2003 Seattle Annual Meeting (November 25, 2003)
Paper No. 230-5
Presentation Time: 8:00 AM-12:00 PM


SCHMIDT, Keegan L., Division of Natural Science, Lewis - Clark State College, 500 8th Ave, Lewiston, ID 83501, klschmidt@lcsc.edu, BURMESTER, Russell F., Geology Department, Western Washington Univ, Bellingham, WA 98225-9080, LEWIS, Reed S., Idaho Geol. Survey, Univ. of Idaho, Moscow, ID 83844-3014, LINK, Paul K., Geosciences, Idaho State Univ, P.O. Box 8072, Pocatello, ID 83209, and FANNING, C. Mark, Research School of Earth Sciences, The Australian National Univ, Canberra. ACT, 2601, Australia

The Jura-Cretaceous Salmon River suture zone and the initial Sr 0.704/0.706 basement isotopic discontinuity coincide with the N-S contact of exotic Blue Mountains island arc terranes with North American metasedimentary assemblages south of the 46th parallel. There, at the western Idaho orocline, the discontinuity and island arc/continent contact trend abruptly westward; they can be bracketed for ~80 km between sparse basement exposures through Miocene cover; continental basement exposures continue ~300 km into NE Washington.

Rock assemblages from SW to NE across the suture zone near the orocline include: 1) ~157 Ma plutonic rocks of the Blue Mountains province; 2) hornblende gneiss, marble, and impure quartzite of the Orofino metamorphic series that has poorly known affinity and age because it straddles the isotopic discontinuity and contains detrital zircons whose cores yielded 280-80 Ma U-Pb ages; 3) pure quartzite, calc-silicate, and schist of the Proterozoic Syringa metamorphic sequence of continental affinity; and 4) feldspathic quartzite, calc-silicate, and schist of the Proterozoic Belt Supergroup of North American affinity. Several NW striking contractional or transpressional shear zones several km wide with steeply dipping mylonitic foliation and steeply pitching lineation span a broad region within and to the SE of the orocline. These deform all 4 assemblages described above as well as Late Cretaceous plutonic rocks, and appear to juxtapose the first 3 assemblages.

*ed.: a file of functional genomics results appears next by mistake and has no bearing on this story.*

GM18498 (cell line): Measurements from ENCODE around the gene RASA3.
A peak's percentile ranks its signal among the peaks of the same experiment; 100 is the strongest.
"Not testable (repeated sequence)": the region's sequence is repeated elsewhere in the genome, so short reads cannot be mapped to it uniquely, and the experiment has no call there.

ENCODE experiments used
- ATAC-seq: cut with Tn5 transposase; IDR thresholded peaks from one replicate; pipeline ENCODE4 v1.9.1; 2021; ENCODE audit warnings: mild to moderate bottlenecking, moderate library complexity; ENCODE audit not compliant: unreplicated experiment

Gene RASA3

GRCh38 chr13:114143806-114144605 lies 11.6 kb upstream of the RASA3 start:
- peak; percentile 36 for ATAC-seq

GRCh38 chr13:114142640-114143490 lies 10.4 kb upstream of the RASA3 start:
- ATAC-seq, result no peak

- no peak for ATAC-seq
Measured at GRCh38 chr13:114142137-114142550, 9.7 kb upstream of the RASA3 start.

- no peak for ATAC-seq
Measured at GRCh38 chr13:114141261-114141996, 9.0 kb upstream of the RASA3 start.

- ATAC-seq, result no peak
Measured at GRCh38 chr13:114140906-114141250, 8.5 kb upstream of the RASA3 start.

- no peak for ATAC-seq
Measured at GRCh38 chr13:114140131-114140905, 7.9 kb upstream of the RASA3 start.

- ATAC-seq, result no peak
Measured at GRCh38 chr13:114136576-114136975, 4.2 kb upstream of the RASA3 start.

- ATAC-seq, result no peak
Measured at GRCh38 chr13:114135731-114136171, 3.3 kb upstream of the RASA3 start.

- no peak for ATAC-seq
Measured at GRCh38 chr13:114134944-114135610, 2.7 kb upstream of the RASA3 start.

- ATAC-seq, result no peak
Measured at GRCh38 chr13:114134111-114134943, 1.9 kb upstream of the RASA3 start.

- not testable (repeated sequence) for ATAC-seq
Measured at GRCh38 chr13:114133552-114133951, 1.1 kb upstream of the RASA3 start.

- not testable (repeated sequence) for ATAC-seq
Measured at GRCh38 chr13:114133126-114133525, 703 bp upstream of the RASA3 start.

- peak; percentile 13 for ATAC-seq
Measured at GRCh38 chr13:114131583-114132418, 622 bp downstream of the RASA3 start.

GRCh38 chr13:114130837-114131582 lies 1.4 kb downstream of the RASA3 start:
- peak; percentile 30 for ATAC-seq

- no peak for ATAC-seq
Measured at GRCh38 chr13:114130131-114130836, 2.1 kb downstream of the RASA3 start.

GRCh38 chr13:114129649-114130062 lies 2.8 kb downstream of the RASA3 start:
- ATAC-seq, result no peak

The origin of the orocline remains enigmatic. If the orocline results from ~300 km of strike-slip offset of the collision zone, then most of this offset must occur on a single NW shear zone that bends to the west to strike westward where it is fortuitously covered, and is intruded out to the east. Preservation of accretionary prism and passive margin assemblages at some distance NW and S of the orocline support this possibility. However, lack of piercing points across the E-W segment of the arc-continent contact to prove this, and lack of offset in the Syringa and Belt assemblages through the oroclinal region suggests that little E-W strike-slip offset has occurred. A compelling alternative is that the orocline is largely primary, the result of an E-W transform or accommodation zone that developed across the margin prior to suturing.

2003 Seattle Annual Meeting (November 25, 2003)
Session No. 230
Collisional Tectonics of the Northwest Cordillera: Integration of New Data in Basin Development, Magma Petrogenesis, Geophysics, Structural, and Metamorphic Analysis (Posters)
Washington State Convention and Trade Center: Hall 4-F
8:00 AM-12:00 PM, Wednesday, November 5, 2003

Geological Society of America Abstracts with Programs, Vol. 35, No. 6, September 2003, p. 559

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